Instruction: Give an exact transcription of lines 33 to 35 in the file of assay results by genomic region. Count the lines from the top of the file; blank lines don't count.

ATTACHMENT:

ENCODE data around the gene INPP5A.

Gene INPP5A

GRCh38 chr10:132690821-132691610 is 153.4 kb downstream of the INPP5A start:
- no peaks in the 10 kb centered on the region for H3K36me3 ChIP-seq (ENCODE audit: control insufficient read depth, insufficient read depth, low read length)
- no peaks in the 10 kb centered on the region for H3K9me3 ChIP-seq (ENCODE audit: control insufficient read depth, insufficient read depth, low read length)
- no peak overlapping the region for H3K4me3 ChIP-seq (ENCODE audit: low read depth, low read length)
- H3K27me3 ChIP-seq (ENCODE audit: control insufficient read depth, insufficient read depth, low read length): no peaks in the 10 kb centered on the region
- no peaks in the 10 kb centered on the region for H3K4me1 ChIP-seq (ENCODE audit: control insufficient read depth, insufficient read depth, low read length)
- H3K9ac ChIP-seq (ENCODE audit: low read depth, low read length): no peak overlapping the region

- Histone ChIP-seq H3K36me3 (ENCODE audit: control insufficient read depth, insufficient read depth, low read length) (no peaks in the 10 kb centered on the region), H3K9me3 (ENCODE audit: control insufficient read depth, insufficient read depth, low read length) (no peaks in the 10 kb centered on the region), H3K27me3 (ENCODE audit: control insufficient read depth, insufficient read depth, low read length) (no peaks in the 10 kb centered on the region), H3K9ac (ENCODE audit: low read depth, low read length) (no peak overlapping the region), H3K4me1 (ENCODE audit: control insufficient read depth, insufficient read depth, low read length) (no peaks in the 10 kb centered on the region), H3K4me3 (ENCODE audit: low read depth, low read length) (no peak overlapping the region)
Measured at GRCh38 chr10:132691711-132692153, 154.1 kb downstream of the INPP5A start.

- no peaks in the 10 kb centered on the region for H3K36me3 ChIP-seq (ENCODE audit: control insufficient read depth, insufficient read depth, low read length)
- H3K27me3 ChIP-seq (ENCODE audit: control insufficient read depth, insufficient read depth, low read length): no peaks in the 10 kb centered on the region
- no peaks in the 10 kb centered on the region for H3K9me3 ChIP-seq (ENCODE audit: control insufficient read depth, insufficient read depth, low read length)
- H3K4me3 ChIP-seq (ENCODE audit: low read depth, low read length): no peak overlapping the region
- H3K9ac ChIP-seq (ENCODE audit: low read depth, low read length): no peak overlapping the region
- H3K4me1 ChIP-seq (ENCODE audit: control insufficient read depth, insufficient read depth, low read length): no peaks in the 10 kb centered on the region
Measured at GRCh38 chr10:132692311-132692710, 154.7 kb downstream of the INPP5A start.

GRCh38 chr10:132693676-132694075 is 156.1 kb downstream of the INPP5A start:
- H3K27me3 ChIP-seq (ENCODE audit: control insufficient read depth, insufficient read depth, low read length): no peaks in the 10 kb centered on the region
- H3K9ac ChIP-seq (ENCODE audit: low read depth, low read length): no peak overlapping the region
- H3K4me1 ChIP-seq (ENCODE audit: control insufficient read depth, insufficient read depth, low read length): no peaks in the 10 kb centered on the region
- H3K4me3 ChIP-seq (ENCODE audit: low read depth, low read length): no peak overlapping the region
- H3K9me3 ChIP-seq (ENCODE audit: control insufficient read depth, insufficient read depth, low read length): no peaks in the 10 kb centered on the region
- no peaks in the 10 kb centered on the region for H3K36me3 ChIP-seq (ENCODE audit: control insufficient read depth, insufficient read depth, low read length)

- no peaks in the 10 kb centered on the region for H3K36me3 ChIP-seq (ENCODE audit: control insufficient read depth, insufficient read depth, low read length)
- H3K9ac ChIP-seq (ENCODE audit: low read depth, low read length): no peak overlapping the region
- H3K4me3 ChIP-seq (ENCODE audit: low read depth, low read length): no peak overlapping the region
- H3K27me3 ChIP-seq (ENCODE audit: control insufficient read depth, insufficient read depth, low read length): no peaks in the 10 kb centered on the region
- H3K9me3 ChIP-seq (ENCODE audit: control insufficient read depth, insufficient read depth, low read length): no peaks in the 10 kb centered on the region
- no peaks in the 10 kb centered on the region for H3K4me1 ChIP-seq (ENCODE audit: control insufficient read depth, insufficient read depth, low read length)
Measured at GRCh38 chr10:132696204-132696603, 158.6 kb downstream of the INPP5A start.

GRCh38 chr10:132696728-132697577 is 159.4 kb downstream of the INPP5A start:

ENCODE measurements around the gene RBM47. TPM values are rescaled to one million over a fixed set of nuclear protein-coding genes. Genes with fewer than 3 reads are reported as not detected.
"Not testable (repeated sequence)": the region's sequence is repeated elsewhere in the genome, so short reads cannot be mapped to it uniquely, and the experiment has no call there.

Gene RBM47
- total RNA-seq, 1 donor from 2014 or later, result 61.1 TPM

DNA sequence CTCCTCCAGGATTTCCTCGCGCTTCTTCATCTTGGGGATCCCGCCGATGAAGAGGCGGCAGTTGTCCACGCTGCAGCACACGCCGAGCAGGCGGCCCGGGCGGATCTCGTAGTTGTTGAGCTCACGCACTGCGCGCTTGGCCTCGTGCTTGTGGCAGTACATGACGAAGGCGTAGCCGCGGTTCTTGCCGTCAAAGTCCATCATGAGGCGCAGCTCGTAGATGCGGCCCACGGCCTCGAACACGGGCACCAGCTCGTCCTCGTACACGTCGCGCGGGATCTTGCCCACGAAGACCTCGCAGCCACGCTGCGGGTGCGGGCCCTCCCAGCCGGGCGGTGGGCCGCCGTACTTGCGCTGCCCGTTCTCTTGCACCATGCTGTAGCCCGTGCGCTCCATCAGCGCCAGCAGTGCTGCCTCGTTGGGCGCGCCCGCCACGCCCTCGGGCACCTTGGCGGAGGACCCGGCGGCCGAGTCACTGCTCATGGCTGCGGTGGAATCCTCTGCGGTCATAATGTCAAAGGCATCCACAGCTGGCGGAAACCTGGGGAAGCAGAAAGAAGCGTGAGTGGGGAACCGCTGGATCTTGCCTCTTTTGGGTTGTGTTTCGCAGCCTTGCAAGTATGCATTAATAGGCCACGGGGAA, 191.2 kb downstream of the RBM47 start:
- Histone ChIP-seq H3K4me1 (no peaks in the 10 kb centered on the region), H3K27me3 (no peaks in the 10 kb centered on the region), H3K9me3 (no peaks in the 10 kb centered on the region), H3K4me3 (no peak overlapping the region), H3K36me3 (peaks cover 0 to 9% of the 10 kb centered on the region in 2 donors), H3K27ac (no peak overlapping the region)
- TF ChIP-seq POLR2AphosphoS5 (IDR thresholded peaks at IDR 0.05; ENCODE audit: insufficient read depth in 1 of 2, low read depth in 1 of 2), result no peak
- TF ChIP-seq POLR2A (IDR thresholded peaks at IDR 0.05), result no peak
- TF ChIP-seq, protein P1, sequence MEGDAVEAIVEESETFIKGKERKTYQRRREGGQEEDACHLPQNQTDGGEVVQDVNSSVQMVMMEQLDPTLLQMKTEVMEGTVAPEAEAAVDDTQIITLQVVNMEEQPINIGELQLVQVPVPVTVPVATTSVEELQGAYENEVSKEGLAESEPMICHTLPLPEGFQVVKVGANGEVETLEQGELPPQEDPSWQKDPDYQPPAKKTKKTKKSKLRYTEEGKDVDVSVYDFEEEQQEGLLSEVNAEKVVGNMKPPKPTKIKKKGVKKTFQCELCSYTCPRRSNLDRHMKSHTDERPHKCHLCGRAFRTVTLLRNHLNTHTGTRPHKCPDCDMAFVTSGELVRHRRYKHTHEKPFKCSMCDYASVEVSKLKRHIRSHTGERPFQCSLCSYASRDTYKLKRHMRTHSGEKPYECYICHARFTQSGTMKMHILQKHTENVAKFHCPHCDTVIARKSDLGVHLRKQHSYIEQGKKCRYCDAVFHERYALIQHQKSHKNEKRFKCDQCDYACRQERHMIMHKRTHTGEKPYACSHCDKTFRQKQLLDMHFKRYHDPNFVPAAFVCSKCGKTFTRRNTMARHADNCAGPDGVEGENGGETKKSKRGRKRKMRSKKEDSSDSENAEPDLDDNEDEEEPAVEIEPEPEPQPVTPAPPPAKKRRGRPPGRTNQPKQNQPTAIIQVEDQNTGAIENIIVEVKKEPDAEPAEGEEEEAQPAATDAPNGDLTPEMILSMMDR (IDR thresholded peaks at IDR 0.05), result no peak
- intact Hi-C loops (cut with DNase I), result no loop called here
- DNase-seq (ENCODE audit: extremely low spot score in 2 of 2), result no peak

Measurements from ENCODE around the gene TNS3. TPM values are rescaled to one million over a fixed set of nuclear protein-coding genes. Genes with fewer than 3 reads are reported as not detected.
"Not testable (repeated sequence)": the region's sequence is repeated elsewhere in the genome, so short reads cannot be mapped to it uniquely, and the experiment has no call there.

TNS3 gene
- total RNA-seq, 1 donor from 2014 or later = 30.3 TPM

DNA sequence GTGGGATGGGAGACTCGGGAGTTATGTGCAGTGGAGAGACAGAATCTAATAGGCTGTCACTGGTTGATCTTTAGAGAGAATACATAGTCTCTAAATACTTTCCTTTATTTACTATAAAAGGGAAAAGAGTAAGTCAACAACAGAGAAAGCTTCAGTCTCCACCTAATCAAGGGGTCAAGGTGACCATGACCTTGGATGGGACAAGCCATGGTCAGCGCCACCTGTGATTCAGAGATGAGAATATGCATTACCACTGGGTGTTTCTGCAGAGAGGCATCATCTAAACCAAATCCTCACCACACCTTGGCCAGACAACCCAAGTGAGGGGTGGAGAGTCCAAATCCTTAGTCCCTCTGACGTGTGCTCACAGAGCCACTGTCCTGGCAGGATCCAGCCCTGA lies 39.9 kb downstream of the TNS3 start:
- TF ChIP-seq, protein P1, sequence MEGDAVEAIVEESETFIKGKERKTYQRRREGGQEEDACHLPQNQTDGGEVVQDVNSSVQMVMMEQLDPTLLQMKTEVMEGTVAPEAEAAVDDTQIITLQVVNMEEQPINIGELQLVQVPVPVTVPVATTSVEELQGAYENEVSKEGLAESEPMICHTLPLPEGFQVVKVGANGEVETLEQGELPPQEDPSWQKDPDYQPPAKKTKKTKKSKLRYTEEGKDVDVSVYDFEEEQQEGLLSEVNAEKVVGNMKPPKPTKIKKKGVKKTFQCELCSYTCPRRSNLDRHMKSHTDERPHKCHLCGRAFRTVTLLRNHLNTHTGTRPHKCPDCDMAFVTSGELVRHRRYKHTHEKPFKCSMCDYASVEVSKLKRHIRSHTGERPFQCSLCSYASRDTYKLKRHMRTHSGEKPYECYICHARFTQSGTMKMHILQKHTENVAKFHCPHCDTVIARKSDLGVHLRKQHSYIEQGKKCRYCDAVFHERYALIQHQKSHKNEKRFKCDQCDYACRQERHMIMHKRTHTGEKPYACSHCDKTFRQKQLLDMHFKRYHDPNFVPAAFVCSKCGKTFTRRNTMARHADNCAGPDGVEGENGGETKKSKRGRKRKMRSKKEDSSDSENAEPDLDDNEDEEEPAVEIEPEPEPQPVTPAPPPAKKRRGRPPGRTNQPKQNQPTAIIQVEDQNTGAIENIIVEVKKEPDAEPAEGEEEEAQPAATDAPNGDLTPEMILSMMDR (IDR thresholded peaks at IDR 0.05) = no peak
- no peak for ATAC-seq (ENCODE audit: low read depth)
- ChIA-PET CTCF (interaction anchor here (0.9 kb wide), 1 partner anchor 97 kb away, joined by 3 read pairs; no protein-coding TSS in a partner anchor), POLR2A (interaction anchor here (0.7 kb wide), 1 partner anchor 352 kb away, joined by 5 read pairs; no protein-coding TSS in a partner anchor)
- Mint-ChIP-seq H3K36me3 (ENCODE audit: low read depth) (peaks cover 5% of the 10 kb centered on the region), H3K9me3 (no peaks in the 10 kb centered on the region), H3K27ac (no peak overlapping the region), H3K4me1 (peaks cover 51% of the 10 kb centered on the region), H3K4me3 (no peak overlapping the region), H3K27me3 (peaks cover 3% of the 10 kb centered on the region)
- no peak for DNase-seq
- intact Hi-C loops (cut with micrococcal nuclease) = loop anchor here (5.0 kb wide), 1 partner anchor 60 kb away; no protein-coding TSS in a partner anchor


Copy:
GRCh38 chr10:132696728-132697577 is 159.4 kb downstream of the INPP5A start:

ENCODE measurements around the gene RBM47. TPM values are rescaled to one million over a fixed set of nuclear protein-coding genes. Genes with fewer than 3 reads are reported as not detected.
"Not testable (repeated sequence)": the region's sequence is repeated elsewhere in the genome, so short reads cannot be mapped to it uniquely, and the experiment has no call there.